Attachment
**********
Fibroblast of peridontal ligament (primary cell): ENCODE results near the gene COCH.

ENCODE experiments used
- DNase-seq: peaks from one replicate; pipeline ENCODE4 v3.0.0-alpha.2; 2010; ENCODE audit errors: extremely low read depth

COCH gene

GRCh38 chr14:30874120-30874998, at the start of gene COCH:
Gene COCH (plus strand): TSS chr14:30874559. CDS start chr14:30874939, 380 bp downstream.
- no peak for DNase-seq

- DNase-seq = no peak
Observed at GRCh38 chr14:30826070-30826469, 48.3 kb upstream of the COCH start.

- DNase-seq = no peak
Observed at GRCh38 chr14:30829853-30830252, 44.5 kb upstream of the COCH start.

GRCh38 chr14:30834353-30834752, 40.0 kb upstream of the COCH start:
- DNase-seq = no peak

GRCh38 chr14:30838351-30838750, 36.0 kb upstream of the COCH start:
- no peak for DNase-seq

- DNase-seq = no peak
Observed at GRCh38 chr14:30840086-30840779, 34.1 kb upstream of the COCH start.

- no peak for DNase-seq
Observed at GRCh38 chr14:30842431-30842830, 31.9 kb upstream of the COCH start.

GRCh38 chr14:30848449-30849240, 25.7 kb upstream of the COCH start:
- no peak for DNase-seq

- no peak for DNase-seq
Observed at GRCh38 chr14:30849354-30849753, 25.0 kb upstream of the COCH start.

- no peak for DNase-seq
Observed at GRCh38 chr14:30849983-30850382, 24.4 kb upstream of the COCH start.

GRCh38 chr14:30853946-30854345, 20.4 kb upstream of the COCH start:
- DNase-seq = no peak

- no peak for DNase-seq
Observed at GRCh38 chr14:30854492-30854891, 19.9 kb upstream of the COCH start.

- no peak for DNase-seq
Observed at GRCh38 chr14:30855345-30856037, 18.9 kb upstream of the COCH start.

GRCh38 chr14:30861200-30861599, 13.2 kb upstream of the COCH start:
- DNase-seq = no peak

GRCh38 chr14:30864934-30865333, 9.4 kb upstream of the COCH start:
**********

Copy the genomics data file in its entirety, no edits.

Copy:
Fibroblast of peridontal ligament (primary cell): ENCODE results near the gene COCH.

ENCODE experiments used
- DNase-seq: peaks from one replicate; pipeline ENCODE4 v3.0.0-alpha.2; 2010; ENCODE audit errors: extremely low read depth

COCH gene

GRCh38 chr14:30874120-30874998, at the start of gene COCH:
Gene COCH (plus strand): TSS chr14:30874559. CDS start chr14:30874939, 380 bp downstream.
- no peak for DNase-seq

- DNase-seq = no peak
Observed at GRCh38 chr14:30826070-30826469, 48.3 kb upstream of the COCH start.

- DNase-seq = no peak
Observed at GRCh38 chr14:30829853-30830252, 44.5 kb upstream of the COCH start.

GRCh38 chr14:30834353-30834752, 40.0 kb upstream of the COCH start:
- DNase-seq = no peak

GRCh38 chr14:30838351-30838750, 36.0 kb upstream of the COCH start:
- no peak for DNase-seq

- DNase-seq = no peak
Observed at GRCh38 chr14:30840086-30840779, 34.1 kb upstream of the COCH start.

- no peak for DNase-seq
Observed at GRCh38 chr14:30842431-30842830, 31.9 kb upstream of the COCH start.

GRCh38 chr14:30848449-30849240, 25.7 kb upstream of the COCH start:
- no peak for DNase-seq

- no peak for DNase-seq
Observed at GRCh38 chr14:30849354-30849753, 25.0 kb upstream of the COCH start.

- no peak for DNase-seq
Observed at GRCh38 chr14:30849983-30850382, 24.4 kb upstream of the COCH start.

GRCh38 chr14:30853946-30854345, 20.4 kb upstream of the COCH start:
- DNase-seq = no peak

- no peak for DNase-seq
Observed at GRCh38 chr14:30854492-30854891, 19.9 kb upstream of the COCH start.

- no peak for DNase-seq
Observed at GRCh38 chr14:30855345-30856037, 18.9 kb upstream of the COCH start.

GRCh38 chr14:30861200-30861599, 13.2 kb upstream of the COCH start:
- DNase-seq = no peak

GRCh38 chr14:30864934-30865333, 9.4 kb upstream of the COCH start: